In times of turmoil, opportunists seek to create avenues of innovation where there often appear to be none. Alan Glass, chairman-CEO of CFO Publishing is striving to do exactly that.
“There's a lot that's going to happen, and happen a lot faster,” said Glass of succeeding Frank Quigley as CEO on June 21. He added CEO to his chairman title, which he gained in January 2010 after the publisher was acquired by private equity firm Seguin Partners from the Economist Group.
According to Glass, “a lot of negotiating” will be in the works in the near future. “We're looking to get into acquisitions and partnerships, some of which we currently have lined up and under way,” he said. “So far, we've invested $1 million in incremental revenue back into the company. We have plenty of cash, and things are looking good.”
So good that the company has hired additional staff in editorial, sales, research and events.
“We've upgraded some of the editorial [positions] and hired four new sales [staff], one new executive for research services and Deborah Patton [senior VP-director of conferences], who is a big, senior executive for us,” Glass said. “We started out with about 50 to 54 employees, and now we'll be at 60 or 62 by year's end.”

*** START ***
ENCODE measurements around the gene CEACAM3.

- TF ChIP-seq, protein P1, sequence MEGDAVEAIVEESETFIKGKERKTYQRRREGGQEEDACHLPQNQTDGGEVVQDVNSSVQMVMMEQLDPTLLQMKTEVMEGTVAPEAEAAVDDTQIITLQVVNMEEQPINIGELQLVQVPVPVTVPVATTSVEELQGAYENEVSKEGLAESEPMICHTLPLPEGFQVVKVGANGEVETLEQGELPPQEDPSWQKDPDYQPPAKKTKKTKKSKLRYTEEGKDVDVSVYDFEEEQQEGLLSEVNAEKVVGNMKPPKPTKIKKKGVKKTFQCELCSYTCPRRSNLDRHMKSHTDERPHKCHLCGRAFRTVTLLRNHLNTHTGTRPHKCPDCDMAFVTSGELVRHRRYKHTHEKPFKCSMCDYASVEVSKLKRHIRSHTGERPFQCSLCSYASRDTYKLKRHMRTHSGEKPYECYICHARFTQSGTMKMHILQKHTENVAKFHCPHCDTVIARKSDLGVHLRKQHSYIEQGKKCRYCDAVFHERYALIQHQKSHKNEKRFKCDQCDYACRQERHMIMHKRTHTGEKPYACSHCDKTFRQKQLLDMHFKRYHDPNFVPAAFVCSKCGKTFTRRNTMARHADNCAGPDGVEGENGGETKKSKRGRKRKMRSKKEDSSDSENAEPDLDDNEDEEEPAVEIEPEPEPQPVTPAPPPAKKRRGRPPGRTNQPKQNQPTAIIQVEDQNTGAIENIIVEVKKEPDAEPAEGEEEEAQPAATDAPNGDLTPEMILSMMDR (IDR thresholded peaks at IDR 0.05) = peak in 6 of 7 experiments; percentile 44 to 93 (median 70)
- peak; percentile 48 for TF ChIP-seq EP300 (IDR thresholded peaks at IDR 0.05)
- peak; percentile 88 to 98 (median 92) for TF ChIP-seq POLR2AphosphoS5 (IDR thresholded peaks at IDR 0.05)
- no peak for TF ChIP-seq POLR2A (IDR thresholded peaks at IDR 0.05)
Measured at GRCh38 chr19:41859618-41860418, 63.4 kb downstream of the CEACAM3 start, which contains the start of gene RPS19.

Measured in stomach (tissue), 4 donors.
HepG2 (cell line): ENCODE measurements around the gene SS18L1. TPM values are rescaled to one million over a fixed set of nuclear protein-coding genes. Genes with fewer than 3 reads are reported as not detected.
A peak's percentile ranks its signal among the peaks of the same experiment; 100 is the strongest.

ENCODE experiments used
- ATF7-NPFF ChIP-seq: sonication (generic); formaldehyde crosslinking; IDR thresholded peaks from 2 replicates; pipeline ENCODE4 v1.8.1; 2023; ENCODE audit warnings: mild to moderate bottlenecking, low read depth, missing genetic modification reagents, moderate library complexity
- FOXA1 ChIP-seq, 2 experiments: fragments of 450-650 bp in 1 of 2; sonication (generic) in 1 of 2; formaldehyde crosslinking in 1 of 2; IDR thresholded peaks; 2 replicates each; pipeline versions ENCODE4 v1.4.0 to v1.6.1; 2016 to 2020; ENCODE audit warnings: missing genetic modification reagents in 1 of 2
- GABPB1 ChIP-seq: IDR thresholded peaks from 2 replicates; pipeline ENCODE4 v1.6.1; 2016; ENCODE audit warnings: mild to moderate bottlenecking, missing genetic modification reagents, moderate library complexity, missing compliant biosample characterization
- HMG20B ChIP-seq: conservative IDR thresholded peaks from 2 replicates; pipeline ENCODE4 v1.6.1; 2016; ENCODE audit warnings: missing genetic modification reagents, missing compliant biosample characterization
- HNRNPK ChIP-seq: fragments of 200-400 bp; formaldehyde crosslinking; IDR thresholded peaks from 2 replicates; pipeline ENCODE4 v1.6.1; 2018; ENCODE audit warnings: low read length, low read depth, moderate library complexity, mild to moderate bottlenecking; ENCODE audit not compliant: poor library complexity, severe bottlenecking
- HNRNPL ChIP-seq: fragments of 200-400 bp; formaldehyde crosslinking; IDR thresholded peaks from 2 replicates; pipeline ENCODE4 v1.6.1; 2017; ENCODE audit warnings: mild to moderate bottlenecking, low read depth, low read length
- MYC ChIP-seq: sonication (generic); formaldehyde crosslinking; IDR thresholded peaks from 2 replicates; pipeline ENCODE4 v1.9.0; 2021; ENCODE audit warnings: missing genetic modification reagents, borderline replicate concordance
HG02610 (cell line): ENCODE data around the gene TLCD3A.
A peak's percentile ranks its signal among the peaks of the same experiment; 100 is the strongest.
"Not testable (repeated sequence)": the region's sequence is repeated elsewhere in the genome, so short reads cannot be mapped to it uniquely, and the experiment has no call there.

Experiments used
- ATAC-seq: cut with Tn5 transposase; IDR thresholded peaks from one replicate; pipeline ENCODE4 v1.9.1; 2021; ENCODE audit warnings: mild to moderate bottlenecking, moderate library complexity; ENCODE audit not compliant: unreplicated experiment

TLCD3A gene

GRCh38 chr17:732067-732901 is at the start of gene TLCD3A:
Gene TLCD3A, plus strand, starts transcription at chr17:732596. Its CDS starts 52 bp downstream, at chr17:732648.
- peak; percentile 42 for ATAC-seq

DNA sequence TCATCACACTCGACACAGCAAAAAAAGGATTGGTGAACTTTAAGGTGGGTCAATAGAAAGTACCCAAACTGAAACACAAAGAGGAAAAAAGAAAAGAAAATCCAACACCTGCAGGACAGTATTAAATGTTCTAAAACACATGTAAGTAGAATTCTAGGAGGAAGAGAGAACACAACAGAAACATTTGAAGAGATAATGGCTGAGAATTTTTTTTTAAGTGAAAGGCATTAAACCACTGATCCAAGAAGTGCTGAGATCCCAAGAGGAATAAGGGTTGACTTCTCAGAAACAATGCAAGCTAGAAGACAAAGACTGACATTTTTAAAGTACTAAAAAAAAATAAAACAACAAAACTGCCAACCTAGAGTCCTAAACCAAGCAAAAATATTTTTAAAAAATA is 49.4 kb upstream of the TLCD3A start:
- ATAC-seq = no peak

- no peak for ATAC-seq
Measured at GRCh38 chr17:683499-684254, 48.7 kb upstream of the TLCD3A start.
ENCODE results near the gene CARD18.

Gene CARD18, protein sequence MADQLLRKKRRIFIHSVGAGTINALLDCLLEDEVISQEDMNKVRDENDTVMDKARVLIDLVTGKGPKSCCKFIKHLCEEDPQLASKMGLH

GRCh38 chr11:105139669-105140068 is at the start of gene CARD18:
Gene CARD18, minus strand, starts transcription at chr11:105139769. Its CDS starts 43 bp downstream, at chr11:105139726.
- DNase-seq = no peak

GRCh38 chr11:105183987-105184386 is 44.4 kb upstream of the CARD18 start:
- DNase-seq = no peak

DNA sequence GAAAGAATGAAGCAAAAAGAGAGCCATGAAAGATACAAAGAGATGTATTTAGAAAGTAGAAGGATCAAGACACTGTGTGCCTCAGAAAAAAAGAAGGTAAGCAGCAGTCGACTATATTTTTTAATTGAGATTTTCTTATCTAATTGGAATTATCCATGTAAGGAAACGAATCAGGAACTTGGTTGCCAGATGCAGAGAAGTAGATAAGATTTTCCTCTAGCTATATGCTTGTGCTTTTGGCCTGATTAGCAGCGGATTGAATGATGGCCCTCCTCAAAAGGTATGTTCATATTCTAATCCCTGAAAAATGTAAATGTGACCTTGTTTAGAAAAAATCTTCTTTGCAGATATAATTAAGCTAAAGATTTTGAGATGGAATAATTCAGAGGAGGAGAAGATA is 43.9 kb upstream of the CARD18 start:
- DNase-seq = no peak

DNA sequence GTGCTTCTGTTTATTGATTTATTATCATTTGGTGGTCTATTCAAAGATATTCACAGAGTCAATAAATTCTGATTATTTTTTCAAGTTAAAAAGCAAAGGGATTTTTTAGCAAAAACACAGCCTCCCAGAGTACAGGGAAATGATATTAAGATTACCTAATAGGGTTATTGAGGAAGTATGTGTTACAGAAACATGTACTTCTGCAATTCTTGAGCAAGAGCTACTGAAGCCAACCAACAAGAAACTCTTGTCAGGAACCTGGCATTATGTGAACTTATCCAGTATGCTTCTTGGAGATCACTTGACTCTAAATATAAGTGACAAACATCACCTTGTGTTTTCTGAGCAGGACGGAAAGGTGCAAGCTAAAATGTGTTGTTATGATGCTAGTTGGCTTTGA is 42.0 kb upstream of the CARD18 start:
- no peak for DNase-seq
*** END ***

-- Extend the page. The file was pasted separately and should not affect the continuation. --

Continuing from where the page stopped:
As such, more hands on deck are already getting results in the company's print and online divisions.
“We're running slightly ahead in pages [in CFO
], and we recently relaunched CFO.com, which is huge for us,” Glass said. “We're anticipating an increase in print and online just above numbers from last year.”
The company is also tying together editorial and events to boost its show portfolio.
“What we've had is a "beat structure' [on the website] for our editorial department,” Glass said. “One of our new events, Playbook for Private Companies, comes from our [small and mid-size business] beat. The editor who handles that beat has been put in charge of organizing the event and working with sales and marketing to build it up.” The event will be held in Miami Dec. 4-6.
Overall, CFO Publishing this year is increasing its live events to six from four last year.
The company is also increasing the number of its webcasts—from about 50 last year to 75.
“One of our biggest webcasts is a partnership we have with Bill Jelen, known as "Mr. Excel,' who teaches [the use of the software] and has written a few books. You'd think today, especially within accounting departments, people would know how to use Excel. But, so far, we have 20 webcasts lined up with him,” Glass said.
Also in keeping with the expansion of its product portfolio, the company plans a foray into the data sector.
“We have a lot more activity going on,” Glass said. “Our top-line growth overall is projected to be in the 5%-to-6% range.”